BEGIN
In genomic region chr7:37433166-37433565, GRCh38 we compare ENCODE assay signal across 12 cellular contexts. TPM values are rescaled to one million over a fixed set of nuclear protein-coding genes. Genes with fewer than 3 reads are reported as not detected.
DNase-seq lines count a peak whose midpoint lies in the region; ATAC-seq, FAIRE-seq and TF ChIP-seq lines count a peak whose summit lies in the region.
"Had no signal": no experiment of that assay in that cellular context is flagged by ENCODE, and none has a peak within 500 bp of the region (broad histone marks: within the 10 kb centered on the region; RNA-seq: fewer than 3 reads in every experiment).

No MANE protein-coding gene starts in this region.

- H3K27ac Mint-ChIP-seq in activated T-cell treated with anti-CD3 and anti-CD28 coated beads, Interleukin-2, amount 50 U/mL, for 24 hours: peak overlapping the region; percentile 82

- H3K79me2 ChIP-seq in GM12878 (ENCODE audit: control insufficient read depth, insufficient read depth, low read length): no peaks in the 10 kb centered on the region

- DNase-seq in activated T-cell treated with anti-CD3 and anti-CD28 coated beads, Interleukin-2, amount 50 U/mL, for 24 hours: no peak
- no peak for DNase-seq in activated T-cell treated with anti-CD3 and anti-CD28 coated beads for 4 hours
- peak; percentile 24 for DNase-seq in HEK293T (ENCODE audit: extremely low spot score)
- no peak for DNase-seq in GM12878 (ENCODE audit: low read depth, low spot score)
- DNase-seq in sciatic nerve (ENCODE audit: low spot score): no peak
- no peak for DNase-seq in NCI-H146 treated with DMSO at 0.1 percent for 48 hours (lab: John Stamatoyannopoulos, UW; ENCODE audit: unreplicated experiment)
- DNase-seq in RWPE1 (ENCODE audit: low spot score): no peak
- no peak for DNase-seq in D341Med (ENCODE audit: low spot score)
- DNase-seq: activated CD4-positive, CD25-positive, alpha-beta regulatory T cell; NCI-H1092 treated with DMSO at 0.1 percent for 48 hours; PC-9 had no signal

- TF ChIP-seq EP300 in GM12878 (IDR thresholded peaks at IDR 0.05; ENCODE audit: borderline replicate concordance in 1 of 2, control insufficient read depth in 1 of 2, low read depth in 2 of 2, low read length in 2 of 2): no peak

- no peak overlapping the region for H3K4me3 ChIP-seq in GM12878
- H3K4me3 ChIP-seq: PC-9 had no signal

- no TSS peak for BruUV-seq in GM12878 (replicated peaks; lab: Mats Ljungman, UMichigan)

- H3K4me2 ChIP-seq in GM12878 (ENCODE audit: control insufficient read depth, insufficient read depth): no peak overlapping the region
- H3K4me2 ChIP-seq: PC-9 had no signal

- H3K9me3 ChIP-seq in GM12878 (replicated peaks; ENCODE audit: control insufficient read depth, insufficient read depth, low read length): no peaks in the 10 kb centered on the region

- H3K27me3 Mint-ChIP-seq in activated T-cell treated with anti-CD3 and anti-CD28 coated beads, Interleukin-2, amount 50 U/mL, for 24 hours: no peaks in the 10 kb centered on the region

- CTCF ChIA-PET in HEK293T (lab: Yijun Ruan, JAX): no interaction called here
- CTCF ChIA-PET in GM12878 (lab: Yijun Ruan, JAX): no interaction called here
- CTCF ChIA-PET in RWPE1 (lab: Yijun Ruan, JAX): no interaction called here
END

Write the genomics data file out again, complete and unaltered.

In genomic region chr7:37433166-37433565, GRCh38 we compare ENCODE assay signal across 12 cellular contexts. TPM values are rescaled to one million over a fixed set of nuclear protein-coding genes. Genes with fewer than 3 reads are reported as not detected.
DNase-seq lines count a peak whose midpoint lies in the region; ATAC-seq, FAIRE-seq and TF ChIP-seq lines count a peak whose summit lies in the region.
"Had no signal": no experiment of that assay in that cellular context is flagged by ENCODE, and none has a peak within 500 bp of the region (broad histone marks: within the 10 kb centered on the region; RNA-seq: fewer than 3 reads in every experiment).

No MANE protein-coding gene starts in this region.

- H3K27ac Mint-ChIP-seq in activated T-cell treated with anti-CD3 and anti-CD28 coated beads, Interleukin-2, amount 50 U/mL, for 24 hours: peak overlapping the region; percentile 82

- H3K79me2 ChIP-seq in GM12878 (ENCODE audit: control insufficient read depth, insufficient read depth, low read length): no peaks in the 10 kb centered on the region

- DNase-seq in activated T-cell treated with anti-CD3 and anti-CD28 coated beads, Interleukin-2, amount 50 U/mL, for 24 hours: no peak
- no peak for DNase-seq in activated T-cell treated with anti-CD3 and anti-CD28 coated beads for 4 hours
- peak; percentile 24 for DNase-seq in HEK293T (ENCODE audit: extremely low spot score)
- no peak for DNase-seq in GM12878 (ENCODE audit: low read depth, low spot score)
- DNase-seq in sciatic nerve (ENCODE audit: low spot score): no peak
- no peak for DNase-seq in NCI-H146 treated with DMSO at 0.1 percent for 48 hours (lab: John Stamatoyannopoulos, UW; ENCODE audit: unreplicated experiment)
- DNase-seq in RWPE1 (ENCODE audit: low spot score): no peak
- no peak for DNase-seq in D341Med (ENCODE audit: low spot score)
- DNase-seq: activated CD4-positive, CD25-positive, alpha-beta regulatory T cell; NCI-H1092 treated with DMSO at 0.1 percent for 48 hours; PC-9 had no signal

- TF ChIP-seq EP300 in GM12878 (IDR thresholded peaks at IDR 0.05; ENCODE audit: borderline replicate concordance in 1 of 2, control insufficient read depth in 1 of 2, low read depth in 2 of 2, low read length in 2 of 2): no peak

- no peak overlapping the region for H3K4me3 ChIP-seq in GM12878
- H3K4me3 ChIP-seq: PC-9 had no signal

- no TSS peak for BruUV-seq in GM12878 (replicated peaks; lab: Mats Ljungman, UMichigan)

- H3K4me2 ChIP-seq in GM12878 (ENCODE audit: control insufficient read depth, insufficient read depth): no peak overlapping the region
- H3K4me2 ChIP-seq: PC-9 had no signal

- H3K9me3 ChIP-seq in GM12878 (replicated peaks; ENCODE audit: control insufficient read depth, insufficient read depth, low read length): no peaks in the 10 kb centered on the region

- H3K27me3 Mint-ChIP-seq in activated T-cell treated with anti-CD3 and anti-CD28 coated beads, Interleukin-2, amount 50 U/mL, for 24 hours: no peaks in the 10 kb centered on the region

- CTCF ChIA-PET in HEK293T (lab: Yijun Ruan, JAX): no interaction called here
- CTCF ChIA-PET in GM12878 (lab: Yijun Ruan, JAX): no interaction called here
- CTCF ChIA-PET in RWPE1 (lab: Yijun Ruan, JAX): no interaction called here